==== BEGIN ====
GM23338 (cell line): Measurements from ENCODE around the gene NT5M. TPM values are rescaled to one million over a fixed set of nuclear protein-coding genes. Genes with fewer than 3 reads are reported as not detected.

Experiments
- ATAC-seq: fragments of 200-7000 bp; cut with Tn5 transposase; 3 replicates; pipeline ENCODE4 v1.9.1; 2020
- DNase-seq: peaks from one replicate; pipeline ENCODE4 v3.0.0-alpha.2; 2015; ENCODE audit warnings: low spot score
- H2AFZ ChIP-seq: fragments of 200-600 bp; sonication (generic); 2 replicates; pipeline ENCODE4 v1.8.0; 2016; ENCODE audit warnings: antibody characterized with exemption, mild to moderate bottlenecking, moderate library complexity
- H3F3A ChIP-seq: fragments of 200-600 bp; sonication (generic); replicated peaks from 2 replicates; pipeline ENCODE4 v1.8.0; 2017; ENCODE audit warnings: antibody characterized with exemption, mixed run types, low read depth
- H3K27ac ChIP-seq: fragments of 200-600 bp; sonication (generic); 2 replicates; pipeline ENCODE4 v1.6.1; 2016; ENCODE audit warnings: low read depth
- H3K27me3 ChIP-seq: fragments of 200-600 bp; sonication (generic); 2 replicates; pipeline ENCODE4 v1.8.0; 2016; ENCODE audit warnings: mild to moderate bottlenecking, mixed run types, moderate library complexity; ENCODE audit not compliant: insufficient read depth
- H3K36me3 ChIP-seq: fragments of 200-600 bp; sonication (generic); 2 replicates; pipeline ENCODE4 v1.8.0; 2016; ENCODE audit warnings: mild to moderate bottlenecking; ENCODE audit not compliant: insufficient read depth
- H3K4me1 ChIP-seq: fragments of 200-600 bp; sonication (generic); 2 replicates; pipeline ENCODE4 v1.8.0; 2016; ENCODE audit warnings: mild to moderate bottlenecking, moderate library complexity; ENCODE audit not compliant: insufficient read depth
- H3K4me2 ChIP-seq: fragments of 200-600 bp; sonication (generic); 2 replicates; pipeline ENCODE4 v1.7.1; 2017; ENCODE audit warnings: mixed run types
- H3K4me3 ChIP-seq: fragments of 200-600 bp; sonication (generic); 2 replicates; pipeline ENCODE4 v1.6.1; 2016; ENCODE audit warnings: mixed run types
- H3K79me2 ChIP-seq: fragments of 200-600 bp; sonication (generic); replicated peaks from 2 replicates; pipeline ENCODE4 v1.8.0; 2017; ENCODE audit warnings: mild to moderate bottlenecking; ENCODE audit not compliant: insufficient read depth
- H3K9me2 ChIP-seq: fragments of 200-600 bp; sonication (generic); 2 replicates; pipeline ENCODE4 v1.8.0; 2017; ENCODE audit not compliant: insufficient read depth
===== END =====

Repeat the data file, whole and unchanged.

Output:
GM23338 (cell line): Measurements from ENCODE around the gene NT5M. TPM values are rescaled to one million over a fixed set of nuclear protein-coding genes. Genes with fewer than 3 reads are reported as not detected.

Experiments
- ATAC-seq: fragments of 200-7000 bp; cut with Tn5 transposase; 3 replicates; pipeline ENCODE4 v1.9.1; 2020
- DNase-seq: peaks from one replicate; pipeline ENCODE4 v3.0.0-alpha.2; 2015; ENCODE audit warnings: low spot score
- H2AFZ ChIP-seq: fragments of 200-600 bp; sonication (generic); 2 replicates; pipeline ENCODE4 v1.8.0; 2016; ENCODE audit warnings: antibody characterized with exemption, mild to moderate bottlenecking, moderate library complexity
- H3F3A ChIP-seq: fragments of 200-600 bp; sonication (generic); replicated peaks from 2 replicates; pipeline ENCODE4 v1.8.0; 2017; ENCODE audit warnings: antibody characterized with exemption, mixed run types, low read depth
- H3K27ac ChIP-seq: fragments of 200-600 bp; sonication (generic); 2 replicates; pipeline ENCODE4 v1.6.1; 2016; ENCODE audit warnings: low read depth
- H3K27me3 ChIP-seq: fragments of 200-600 bp; sonication (generic); 2 replicates; pipeline ENCODE4 v1.8.0; 2016; ENCODE audit warnings: mild to moderate bottlenecking, mixed run types, moderate library complexity; ENCODE audit not compliant: insufficient read depth
- H3K36me3 ChIP-seq: fragments of 200-600 bp; sonication (generic); 2 replicates; pipeline ENCODE4 v1.8.0; 2016; ENCODE audit warnings: mild to moderate bottlenecking; ENCODE audit not compliant: insufficient read depth
- H3K4me1 ChIP-seq: fragments of 200-600 bp; sonication (generic); 2 replicates; pipeline ENCODE4 v1.8.0; 2016; ENCODE audit warnings: mild to moderate bottlenecking, moderate library complexity; ENCODE audit not compliant: insufficient read depth
- H3K4me2 ChIP-seq: fragments of 200-600 bp; sonication (generic); 2 replicates; pipeline ENCODE4 v1.7.1; 2017; ENCODE audit warnings: mixed run types
- H3K4me3 ChIP-seq: fragments of 200-600 bp; sonication (generic); 2 replicates; pipeline ENCODE4 v1.6.1; 2016; ENCODE audit warnings: mixed run types
- H3K79me2 ChIP-seq: fragments of 200-600 bp; sonication (generic); replicated peaks from 2 replicates; pipeline ENCODE4 v1.8.0; 2017; ENCODE audit warnings: mild to moderate bottlenecking; ENCODE audit not compliant: insufficient read depth
- H3K9me2 ChIP-seq: fragments of 200-600 bp; sonication (generic); 2 replicates; pipeline ENCODE4 v1.8.0; 2017; ENCODE audit not compliant: insufficient read depth